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What It Means to Hold the Miss USA Pageant During the Pandemic

A Q&A with Hilary Levey Friedman

Miss USA Preliminaries, 2011
Miss USA Preliminaries, 2011. Photo credit: Tim Kretschmann

The show must go on . . . even during COVID. Wait, what? The pandemic didn’t bring everything to a halt. As a surge of new cases reaches new peaks at the end of 2020, the Miss USA pageant was held last night, November 9, at the Exhibition Centre and the Soundstage at Graceland in Memphis, Tennessee. In years to come, it will become part of American feminist history as Hilary Levey Friedman writes about in Here She Is: The Complicated Reign of the Beauty Pageant in America. What importance does the competition hold today, especially during our pandemic times? Beacon Broadside editor Christian Coleman caught up with Levey Friedman to find out.

Christian Coleman: Why is Miss USA being held in person during the pandemic?

Hilary Levey Friedman: The simplest answer is that the organizers could make it happen, and the contestants wanted to compete (one exception is Miss Wyoming USA, who had to withdraw due to school obligations and her first runner-up stepped in a few days before the competition started). How could they make it happen? Endeavor, which owns Miss USA, also owns UFC and manages other sporting events, and they have been successfully organizing events since May. They were able to find a network and venue—FYI and Graceland respectively—where production and contestants could be safely housed together on a timeline that worked.

CC: This year’s Miss Utah USA, who identifies as bisexual, will be the first out LGBTQ contestant. Sexuality is an issue pageants have historically avoided. Do you think Miss USA is taking a step away from being one of the most heteronormative things a young woman could do?

HLF: Rachel Slawson is the first out LGBTQ contestant since 1952. Even if she wins, there’s still a long way to go to say participating in pageants is not an incredibly heteronormative activity. It’s worth noting Miss America has also only had one out contestant: Miss Missouri 2016 Erin O'Flaherty, who identifies as a lesbian. Miss America 2005 Deidre Downs did marry a woman in 2018, though she was not out when she won. The fact that I can list just three names shows there is much more work to do in terms of non-heterosexuality being embraced in national pageantry.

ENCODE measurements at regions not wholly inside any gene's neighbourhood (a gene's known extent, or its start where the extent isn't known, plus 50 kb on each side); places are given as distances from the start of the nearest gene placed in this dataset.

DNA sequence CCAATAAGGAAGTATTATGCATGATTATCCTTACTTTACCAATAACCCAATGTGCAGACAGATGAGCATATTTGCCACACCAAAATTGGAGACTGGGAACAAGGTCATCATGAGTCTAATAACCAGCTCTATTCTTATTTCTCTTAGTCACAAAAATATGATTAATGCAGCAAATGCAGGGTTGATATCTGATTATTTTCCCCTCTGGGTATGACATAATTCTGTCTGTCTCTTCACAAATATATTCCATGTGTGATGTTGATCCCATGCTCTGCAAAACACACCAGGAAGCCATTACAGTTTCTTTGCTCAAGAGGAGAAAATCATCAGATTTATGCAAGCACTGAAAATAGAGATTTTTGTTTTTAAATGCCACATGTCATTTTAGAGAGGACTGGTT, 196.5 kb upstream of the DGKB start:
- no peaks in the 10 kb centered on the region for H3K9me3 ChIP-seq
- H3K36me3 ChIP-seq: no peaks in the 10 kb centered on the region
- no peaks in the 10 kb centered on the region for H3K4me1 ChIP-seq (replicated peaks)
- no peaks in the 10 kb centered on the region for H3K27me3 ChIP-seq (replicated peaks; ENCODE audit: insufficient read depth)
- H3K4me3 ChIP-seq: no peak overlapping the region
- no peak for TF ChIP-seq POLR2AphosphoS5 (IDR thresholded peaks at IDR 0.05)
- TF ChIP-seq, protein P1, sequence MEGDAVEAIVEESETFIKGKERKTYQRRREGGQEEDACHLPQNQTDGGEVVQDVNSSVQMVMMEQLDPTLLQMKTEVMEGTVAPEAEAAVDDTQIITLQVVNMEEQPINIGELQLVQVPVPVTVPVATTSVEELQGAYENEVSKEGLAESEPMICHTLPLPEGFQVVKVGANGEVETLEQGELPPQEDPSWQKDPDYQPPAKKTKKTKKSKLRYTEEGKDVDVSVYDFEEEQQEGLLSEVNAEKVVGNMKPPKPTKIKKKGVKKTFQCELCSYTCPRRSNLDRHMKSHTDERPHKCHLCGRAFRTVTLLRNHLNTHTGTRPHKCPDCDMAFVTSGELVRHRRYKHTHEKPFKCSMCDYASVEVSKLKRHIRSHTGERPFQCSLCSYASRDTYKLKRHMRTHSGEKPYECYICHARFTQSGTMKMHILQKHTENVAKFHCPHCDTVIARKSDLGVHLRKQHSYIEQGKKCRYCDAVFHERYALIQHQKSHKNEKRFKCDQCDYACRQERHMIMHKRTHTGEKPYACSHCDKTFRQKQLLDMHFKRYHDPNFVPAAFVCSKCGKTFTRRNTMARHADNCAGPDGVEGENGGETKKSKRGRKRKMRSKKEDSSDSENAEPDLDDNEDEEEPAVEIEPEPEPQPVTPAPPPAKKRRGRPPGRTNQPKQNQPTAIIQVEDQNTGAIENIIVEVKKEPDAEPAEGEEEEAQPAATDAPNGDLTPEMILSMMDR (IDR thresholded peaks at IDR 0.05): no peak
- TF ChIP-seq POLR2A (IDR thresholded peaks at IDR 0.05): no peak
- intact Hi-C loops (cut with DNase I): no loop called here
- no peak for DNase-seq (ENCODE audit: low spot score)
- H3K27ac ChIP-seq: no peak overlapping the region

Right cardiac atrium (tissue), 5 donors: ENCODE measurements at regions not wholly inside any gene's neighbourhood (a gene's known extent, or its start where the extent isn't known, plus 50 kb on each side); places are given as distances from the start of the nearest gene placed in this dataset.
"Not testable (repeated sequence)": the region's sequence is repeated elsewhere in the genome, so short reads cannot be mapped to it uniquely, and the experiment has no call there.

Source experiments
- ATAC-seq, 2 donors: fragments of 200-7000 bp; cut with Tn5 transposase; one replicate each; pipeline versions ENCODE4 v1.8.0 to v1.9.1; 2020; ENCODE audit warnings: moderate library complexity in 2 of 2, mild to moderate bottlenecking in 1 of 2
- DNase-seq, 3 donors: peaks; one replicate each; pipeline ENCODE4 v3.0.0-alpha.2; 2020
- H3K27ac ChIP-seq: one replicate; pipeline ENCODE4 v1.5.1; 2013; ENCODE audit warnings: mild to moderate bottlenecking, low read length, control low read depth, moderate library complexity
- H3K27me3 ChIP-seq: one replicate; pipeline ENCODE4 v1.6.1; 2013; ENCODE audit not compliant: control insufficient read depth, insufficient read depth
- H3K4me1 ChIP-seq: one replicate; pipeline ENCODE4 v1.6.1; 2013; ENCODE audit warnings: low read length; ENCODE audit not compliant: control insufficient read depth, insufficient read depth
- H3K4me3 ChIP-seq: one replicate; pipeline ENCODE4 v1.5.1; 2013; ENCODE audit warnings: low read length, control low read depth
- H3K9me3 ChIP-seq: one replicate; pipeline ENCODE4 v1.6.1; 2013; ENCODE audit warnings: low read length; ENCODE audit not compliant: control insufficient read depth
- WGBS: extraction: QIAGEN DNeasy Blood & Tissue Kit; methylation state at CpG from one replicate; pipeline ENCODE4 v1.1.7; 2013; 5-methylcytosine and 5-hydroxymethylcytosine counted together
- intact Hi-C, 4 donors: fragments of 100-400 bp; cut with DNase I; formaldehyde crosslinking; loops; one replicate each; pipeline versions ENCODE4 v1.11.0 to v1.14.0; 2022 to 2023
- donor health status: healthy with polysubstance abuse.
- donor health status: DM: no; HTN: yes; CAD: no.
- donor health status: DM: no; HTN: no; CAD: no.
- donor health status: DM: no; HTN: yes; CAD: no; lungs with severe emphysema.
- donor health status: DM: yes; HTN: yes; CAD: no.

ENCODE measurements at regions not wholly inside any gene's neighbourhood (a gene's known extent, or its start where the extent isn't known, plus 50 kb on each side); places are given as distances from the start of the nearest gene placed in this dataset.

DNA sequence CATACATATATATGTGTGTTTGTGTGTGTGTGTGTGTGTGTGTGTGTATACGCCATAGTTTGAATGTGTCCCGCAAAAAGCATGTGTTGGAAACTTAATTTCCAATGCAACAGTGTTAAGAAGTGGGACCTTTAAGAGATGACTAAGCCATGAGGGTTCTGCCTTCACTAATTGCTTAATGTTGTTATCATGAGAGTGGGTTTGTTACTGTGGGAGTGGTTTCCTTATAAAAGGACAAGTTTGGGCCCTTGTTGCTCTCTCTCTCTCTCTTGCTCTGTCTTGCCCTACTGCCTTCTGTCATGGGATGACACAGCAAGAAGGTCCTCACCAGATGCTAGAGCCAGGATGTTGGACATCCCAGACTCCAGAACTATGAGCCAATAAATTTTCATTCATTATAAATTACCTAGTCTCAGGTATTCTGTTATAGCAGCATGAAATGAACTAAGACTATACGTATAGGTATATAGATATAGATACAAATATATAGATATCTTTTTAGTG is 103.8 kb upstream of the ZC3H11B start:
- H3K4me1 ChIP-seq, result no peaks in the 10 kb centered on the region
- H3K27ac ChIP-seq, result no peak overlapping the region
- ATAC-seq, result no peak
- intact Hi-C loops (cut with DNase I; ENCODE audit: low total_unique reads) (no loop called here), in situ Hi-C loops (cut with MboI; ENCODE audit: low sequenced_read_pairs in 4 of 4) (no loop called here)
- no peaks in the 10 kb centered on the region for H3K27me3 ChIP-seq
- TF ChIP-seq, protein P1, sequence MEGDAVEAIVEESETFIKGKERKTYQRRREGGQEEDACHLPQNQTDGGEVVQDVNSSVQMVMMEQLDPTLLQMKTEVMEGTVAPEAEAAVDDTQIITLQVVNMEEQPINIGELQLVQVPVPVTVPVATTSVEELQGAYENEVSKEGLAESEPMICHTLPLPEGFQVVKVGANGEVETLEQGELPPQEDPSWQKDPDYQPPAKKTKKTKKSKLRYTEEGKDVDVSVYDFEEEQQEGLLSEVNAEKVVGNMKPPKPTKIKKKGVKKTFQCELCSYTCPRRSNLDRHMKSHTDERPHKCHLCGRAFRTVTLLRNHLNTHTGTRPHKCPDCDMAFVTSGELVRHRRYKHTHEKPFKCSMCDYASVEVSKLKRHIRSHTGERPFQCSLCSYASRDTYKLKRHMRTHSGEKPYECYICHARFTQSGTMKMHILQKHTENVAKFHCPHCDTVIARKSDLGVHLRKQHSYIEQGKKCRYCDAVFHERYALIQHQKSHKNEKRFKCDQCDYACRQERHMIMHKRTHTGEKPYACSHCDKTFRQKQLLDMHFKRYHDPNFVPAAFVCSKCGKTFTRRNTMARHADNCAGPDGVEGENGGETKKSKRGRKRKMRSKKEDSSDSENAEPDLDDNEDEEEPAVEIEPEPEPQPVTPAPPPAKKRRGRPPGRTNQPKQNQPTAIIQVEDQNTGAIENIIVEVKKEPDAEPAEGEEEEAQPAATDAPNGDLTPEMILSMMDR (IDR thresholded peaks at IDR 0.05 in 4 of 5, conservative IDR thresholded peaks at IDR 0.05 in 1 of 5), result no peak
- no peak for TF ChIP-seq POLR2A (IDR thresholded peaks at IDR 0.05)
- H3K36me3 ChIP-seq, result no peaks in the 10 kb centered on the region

CC: This year’s Miss Hawaii USA, Samantha Neyland, is the first Black Miss Hawaii. She’s been using her title to get involved with a legislative coalition to make Hawaii recognize Juneteenth as a state holiday, as Hawaii is one of four states that does not. How do you see her involvement with civic engagement and racial justice in the evolution of pageants being a pivotal starting point in developing political skills?

HLF: Here are but a few things politicians and pageant queens have in common: representing a locality and/or state, engaging in community issues, and speaking in front of others, whether it be a legislators, press, or a crowd (well, someday that will happen again!). Neyland’s advocacy is very of-the-moment, as is the work of many politicians, so there is that similarity as well. Of course, there are fewer rhinestones in politics, but not necessarily fewer power suits.

CC: Many contestants like Miss Utah USA and Miss Oklahoma USA have a major focus on mental health. Is this the first time contestants have brought attention to this issue at a pageant?

HLF: Mental health has long been a focus of pageants and contestants, from anxiety and depression to eating disorders to obsessive compulsive disorder. But both of these women, Rachel Slawson and Mariah Davis respectively, have been very open about their suicide attempts, which is a very personal and brave decision that hopefully gives others hope and inspiration.

CC: And finally, you said before that the three Ts of Miss USA are Talent, Tuition, and Tits (formerly Trump). With the contestants’ rising level of engagement with social issues (and policy!), do you see Miss USA busting its stereotypes and having more in common with Miss America pageants?

HLF: Given that Miss USA does not have a talent competition, that difference remains. Ditto scholarship: Miss USA awards a cash prize. However, I do agree that, in terms of providing a platform for these women to engage on social issues, there is convergence. This year, partly due to the pandemic, Miss USA more than doubled the length of the interview from three to seven minutes, which brings it closer to the ten-minute Miss America interview. I think that alone is indicative of the increased emphasis on advocacy within Miss USA.


About Hilary Levey Friedman 

Hilary Levey Friedman is a sociologist at Brown University, where she has taught a popular course titled “Beauty Pageants in American Society.” She is a leading researcher in pageantry, merging her mother’s past experiences as Miss America 1970 with her interests as a glitz- and glamour-loving sometime pageant judge, and a mentor to Miss America 2018. Friedman also serves as the president of the Rhode Island chapter of the National Organization for Women. Her first book, Playing to Win, focused on children’s competitive afterschool activities. Connect with her at hilaryleveyfriedman.com and on Twitter (@hleveyfriedman).